So how did the solar system form? What sequence of events lead it to look like it does today? Well, according to this New Scientist article a recently published report suggest Jupiter and Saturn are the key:
In the model, the four planets [Jupiter, Saturn, Neptune, and Uranus] form in 10 million years within the current orbit of Uranus. Surrounding them in a ring are several thousand rocky objects called planetesimals, left over from the formation of the planets.
Gravity pulls the two types of object towards each other, so planetesimals begin to "leak" into the giant planet zone and the orbits of the giant planets gradually change. After 700 million years, Saturn has migrated outward and Jupiter inward to the extent that they reach a "resonance" point. This means they begin to march in lockstep with each other, with Jupiter completing two orbits around the Sun for every one of Saturn's. The resonance allows the pair to greatly disturb the orbits of the other planets.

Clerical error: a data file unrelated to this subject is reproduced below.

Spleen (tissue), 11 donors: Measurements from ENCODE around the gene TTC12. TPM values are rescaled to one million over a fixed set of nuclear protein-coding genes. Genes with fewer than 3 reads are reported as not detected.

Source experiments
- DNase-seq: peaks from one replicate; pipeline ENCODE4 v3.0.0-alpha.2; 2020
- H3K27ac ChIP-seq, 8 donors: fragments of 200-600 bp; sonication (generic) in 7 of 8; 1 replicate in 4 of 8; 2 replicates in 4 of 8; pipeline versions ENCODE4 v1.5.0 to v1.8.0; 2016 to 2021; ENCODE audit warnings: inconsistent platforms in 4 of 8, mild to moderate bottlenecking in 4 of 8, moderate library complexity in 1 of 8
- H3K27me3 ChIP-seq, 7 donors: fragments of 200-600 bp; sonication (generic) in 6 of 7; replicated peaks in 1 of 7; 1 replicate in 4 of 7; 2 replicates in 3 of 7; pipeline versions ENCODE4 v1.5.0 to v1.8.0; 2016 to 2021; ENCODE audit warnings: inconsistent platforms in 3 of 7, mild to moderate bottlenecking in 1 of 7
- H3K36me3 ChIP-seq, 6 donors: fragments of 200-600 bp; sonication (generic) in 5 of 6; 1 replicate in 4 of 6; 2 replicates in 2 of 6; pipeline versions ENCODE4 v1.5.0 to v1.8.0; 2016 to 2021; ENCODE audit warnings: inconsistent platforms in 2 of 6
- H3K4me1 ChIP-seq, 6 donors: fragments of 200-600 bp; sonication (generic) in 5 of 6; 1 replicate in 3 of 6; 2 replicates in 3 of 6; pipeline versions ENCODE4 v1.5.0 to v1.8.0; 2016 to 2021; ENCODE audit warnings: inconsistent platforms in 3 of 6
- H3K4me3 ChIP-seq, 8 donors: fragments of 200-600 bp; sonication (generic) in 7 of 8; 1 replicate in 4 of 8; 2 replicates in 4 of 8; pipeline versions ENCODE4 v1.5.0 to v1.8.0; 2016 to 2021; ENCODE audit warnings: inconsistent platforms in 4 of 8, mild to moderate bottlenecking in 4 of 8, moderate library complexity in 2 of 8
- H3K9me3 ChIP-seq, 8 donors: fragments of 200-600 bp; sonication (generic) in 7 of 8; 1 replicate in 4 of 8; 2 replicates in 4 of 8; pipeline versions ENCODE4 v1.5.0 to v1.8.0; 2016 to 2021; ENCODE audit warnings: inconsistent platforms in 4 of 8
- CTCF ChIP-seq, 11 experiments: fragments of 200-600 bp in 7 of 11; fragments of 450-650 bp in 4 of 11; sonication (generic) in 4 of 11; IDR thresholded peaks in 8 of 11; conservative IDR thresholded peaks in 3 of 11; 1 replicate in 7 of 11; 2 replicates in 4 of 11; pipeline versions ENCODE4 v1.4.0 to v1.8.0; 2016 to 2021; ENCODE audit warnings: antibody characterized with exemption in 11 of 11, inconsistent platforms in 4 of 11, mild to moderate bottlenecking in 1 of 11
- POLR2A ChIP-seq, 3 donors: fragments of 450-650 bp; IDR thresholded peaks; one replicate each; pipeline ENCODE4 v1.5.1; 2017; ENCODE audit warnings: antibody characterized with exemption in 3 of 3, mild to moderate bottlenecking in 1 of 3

The rest, it would appear, was cosmic calamatous history. The model neatly accounts for what we see here today, but nobody mentions any testable predictions. Until such predictions surface and are successfully tested, this model is extremely interesting but no more likely than any other competing model that can account for the same observations.